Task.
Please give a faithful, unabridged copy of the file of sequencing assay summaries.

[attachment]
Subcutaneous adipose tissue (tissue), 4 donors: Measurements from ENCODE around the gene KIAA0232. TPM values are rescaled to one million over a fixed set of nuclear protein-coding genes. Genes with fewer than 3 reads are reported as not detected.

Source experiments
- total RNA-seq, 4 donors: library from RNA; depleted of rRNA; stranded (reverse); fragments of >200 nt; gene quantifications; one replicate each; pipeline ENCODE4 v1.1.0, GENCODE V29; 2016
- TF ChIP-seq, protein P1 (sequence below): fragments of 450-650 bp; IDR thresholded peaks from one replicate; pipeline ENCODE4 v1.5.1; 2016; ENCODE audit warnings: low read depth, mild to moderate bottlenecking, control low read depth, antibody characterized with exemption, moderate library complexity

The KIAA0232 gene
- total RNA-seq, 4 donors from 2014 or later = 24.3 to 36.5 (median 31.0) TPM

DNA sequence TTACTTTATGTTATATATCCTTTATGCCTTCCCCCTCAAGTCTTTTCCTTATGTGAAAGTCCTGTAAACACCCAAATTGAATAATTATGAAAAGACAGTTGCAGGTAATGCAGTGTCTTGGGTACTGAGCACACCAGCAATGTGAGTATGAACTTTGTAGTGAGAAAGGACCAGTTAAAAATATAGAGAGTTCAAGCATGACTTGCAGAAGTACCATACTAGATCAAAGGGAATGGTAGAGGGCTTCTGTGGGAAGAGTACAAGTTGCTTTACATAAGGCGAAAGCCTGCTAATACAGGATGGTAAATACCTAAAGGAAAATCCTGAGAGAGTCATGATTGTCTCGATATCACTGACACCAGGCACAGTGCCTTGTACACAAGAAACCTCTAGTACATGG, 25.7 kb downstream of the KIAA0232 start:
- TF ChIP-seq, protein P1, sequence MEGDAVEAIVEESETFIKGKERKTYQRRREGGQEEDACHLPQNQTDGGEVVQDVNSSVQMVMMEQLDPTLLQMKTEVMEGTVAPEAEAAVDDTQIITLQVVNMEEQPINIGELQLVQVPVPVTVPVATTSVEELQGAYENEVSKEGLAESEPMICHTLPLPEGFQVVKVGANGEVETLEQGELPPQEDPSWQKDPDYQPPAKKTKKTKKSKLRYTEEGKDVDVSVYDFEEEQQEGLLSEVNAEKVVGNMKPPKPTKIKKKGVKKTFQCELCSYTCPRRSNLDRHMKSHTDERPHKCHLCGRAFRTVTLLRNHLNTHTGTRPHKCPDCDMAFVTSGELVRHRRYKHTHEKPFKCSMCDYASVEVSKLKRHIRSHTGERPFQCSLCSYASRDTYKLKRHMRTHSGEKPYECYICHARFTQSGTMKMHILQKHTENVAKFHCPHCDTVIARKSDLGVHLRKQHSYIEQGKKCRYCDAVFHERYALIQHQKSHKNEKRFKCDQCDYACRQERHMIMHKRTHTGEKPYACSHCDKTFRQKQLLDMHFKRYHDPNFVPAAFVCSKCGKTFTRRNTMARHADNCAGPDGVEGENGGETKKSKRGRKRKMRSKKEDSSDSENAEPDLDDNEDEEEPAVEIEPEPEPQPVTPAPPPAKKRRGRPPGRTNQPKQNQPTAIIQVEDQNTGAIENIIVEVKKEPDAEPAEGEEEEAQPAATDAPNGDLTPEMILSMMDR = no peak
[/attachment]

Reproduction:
Subcutaneous adipose tissue (tissue), 4 donors: Measurements from ENCODE around the gene KIAA0232. TPM values are rescaled to one million over a fixed set of nuclear protein-coding genes. Genes with fewer than 3 reads are reported as not detected.

Source experiments
- total RNA-seq, 4 donors: library from RNA; depleted of rRNA; stranded (reverse); fragments of >200 nt; gene quantifications; one replicate each; pipeline ENCODE4 v1.1.0, GENCODE V29; 2016
- TF ChIP-seq, protein P1 (sequence below): fragments of 450-650 bp; IDR thresholded peaks from one replicate; pipeline ENCODE4 v1.5.1; 2016; ENCODE audit warnings: low read depth, mild to moderate bottlenecking, control low read depth, antibody characterized with exemption, moderate library complexity

The KIAA0232 gene
- total RNA-seq, 4 donors from 2014 or later = 24.3 to 36.5 (median 31.0) TPM

DNA sequence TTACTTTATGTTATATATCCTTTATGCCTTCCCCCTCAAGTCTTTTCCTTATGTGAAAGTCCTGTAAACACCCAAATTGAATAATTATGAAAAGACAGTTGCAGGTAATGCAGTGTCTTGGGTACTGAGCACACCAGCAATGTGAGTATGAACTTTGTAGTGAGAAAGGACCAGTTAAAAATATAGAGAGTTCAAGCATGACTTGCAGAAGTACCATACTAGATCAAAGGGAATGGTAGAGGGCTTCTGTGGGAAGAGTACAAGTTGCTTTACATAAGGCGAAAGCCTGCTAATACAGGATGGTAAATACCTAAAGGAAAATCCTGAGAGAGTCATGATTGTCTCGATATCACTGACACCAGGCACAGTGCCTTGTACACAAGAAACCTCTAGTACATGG, 25.7 kb downstream of the KIAA0232 start:
- TF ChIP-seq, protein P1, sequence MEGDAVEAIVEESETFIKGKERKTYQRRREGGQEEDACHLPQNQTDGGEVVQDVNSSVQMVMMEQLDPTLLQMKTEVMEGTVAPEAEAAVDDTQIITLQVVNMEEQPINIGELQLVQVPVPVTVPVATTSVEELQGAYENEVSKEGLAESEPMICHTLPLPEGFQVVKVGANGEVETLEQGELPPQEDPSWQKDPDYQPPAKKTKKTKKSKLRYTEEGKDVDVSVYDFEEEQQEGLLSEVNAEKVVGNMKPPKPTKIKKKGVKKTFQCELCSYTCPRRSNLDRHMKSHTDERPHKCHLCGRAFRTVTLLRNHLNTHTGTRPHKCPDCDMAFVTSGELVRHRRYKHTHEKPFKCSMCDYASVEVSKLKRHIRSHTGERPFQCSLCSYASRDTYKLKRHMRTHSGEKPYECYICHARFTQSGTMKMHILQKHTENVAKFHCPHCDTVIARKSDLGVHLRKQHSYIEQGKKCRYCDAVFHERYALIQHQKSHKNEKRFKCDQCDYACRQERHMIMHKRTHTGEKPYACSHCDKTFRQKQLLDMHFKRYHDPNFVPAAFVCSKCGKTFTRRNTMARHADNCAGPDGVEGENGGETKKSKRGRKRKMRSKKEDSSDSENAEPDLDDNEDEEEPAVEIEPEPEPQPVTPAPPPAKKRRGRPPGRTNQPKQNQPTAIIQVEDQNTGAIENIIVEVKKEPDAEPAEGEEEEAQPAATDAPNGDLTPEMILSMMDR = no peak